The "G" Word
Posted July 31, 2005
Lisa Compton's response to my article makes the important point that the way we address others - the titles, categories, and designations that we use - may sometimes have a belittling effect on them. As a member of ISKCON's Communications department, I try to be especially cognizant of this, and I thank Ms. Compton for her thoughtful reminder. I hope, therefore, that she will not be offended by my offering some clarification as to why the term "gurukuli" was used in the piece.
My decision to use the term "gurukuli" was a conscious one, and was the result of much deliberation and discussion. The organizers of the New York meeting, which was the subject of the article, had originally referred to it as a meeting between ISKCON leaders and gurukula alumni. However, at the outset of the meeting, when participants were asked to introduce themselves, every single gurukula alumni present described himself or herself as a "gurukuli." This happened without exception. Thus, in order to be true to the wishes of the participants, I used the term "gurukuli" rather than "alumni" in the article. I was supported in this decision by the organizers of the meeting, some of whom are alumni themselves.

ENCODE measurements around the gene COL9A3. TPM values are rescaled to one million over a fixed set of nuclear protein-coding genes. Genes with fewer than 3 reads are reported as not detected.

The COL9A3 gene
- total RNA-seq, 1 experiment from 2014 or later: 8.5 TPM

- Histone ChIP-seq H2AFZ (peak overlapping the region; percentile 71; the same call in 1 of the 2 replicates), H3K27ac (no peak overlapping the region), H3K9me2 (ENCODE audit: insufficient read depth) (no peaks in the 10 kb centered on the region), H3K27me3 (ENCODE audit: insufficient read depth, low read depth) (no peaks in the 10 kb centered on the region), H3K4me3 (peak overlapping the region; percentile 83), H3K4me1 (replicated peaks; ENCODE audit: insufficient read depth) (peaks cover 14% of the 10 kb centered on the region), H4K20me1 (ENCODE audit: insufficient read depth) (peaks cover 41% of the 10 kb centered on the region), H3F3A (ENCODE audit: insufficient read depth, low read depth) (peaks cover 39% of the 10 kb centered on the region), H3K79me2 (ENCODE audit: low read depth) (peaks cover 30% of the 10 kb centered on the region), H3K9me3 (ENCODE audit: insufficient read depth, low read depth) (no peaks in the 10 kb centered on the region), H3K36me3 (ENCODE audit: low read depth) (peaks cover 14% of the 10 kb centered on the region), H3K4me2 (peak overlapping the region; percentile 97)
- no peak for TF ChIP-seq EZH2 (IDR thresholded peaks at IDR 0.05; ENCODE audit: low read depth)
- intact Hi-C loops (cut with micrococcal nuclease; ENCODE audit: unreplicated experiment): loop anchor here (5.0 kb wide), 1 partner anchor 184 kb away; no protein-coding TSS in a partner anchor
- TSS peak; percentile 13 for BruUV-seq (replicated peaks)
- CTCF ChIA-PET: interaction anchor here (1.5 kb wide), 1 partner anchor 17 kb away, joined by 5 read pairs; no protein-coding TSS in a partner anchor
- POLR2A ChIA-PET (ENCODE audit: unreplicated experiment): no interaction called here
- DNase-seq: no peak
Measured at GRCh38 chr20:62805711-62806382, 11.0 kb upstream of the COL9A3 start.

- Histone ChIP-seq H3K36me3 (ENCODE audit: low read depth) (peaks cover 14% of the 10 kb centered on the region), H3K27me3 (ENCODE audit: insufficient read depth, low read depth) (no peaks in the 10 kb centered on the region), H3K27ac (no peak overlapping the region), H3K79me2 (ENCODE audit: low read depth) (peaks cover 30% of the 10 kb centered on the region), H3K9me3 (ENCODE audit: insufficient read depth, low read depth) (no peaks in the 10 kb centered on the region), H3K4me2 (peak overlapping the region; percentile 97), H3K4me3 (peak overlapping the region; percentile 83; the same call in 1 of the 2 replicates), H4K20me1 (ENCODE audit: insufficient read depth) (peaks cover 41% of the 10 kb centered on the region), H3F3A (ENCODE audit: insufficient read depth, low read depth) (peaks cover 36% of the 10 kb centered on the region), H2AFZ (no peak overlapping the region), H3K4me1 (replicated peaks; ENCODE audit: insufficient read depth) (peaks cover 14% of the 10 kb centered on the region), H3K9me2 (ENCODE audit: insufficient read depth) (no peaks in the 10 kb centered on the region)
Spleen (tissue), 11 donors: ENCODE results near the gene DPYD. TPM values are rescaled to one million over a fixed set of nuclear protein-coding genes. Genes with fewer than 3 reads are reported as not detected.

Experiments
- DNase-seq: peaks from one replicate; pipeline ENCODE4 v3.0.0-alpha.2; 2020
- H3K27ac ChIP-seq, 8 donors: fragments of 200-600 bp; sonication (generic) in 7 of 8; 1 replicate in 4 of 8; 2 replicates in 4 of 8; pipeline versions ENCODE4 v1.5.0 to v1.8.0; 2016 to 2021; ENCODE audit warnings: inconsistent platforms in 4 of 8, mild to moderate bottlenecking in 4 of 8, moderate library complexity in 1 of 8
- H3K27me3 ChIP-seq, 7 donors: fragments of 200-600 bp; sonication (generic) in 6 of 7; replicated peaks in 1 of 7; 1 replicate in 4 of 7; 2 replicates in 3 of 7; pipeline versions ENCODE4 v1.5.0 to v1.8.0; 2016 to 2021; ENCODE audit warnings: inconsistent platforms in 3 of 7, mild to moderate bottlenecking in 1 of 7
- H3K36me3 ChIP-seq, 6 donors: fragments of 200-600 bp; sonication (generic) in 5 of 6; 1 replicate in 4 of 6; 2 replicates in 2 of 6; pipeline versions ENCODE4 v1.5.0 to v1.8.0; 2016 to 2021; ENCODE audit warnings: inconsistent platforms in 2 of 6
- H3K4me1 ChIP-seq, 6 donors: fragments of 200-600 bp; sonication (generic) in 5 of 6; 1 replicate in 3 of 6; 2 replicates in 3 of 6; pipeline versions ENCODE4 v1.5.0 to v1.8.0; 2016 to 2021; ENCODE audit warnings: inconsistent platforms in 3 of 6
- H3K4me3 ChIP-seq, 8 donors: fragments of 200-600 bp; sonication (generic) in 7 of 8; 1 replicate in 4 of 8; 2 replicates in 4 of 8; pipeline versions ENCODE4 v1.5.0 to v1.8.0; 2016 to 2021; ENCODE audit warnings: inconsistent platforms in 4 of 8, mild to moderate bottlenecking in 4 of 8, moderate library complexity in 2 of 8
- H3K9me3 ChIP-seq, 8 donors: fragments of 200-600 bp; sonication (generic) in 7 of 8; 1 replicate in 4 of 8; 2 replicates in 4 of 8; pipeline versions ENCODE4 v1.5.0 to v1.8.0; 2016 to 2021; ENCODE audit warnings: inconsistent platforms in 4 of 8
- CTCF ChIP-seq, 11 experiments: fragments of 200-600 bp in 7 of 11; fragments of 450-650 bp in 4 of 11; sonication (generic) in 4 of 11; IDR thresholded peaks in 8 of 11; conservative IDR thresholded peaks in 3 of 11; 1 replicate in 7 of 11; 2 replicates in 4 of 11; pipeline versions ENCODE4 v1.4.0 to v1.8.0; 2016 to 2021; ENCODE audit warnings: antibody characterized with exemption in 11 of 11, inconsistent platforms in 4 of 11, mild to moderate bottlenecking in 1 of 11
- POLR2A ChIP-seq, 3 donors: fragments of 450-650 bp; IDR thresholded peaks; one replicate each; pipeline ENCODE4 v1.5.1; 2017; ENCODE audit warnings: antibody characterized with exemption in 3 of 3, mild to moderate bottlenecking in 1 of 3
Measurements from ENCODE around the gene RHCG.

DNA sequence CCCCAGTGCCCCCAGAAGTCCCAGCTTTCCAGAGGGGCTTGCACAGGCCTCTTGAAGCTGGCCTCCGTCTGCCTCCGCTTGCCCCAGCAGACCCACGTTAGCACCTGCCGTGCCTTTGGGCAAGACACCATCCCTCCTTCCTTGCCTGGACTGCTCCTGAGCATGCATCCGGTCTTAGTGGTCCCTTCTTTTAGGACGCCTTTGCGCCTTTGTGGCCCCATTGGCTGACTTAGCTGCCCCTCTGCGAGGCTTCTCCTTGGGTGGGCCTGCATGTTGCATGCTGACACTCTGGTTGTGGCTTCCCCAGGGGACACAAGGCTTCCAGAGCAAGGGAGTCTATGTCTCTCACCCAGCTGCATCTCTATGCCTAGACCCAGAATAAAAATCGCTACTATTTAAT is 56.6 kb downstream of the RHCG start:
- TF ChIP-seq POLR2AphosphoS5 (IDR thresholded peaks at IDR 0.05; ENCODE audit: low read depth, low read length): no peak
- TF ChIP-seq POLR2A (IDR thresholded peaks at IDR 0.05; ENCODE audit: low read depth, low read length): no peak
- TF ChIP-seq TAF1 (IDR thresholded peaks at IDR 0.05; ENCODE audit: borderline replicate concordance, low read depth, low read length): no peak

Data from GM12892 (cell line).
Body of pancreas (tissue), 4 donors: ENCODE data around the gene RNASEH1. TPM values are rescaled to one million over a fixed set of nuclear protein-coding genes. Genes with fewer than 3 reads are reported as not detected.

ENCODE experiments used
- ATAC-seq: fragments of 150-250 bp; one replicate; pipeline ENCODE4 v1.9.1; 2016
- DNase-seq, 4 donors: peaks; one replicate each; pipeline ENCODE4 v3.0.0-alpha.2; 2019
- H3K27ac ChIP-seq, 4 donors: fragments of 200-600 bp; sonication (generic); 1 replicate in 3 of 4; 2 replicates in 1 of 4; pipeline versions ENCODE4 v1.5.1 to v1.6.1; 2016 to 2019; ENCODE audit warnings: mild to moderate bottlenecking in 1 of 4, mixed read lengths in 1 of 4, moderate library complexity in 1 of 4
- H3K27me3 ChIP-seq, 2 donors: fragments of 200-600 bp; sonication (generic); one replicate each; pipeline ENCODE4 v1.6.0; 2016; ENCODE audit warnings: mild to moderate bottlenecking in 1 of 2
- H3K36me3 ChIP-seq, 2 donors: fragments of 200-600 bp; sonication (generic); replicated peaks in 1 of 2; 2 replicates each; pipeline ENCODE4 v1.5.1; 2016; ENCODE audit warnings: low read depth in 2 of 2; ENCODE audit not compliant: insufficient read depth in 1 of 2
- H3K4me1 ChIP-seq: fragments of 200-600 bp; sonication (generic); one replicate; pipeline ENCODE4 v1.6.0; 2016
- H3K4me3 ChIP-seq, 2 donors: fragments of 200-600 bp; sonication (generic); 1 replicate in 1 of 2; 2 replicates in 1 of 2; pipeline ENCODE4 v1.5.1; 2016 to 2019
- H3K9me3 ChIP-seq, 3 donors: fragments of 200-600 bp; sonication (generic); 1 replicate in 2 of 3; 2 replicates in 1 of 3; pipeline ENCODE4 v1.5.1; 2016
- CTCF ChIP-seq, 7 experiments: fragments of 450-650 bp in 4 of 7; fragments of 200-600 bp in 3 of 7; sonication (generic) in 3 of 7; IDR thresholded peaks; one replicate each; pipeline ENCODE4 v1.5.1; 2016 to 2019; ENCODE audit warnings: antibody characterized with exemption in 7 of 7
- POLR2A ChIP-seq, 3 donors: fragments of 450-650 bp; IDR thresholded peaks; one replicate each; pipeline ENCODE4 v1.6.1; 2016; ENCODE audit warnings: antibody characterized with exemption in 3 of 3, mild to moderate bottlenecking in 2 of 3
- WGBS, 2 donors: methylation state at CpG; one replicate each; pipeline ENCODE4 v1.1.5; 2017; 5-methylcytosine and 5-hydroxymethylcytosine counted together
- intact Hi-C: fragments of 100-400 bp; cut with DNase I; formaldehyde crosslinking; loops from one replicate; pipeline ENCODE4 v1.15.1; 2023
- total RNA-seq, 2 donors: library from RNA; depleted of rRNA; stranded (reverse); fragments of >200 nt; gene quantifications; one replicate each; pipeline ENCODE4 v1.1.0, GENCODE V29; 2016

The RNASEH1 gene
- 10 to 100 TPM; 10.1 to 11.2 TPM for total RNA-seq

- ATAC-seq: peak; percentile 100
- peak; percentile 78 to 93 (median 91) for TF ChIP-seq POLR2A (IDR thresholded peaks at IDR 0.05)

While I can appreciate that some devotees may feel that "gurukuli" only applies to children currently enrolled in gurukula, this is certainly not the only view. The popular website gurukuli.com and the upcoming Kuli Mela gathering are but two examples of ways in which some gurukula alumni have embraced - and infused new meaning into - the term.
In any event, I agree that one should address people as they are and not as they were as children. Respectfully, though, I submit that using the term "gurukuli" need not make one automatically guilty of this.
Yours in Service,
Vyenkata Bhatta dasa
Associate Director of North American Communications,
International Society for Krishna Consciousness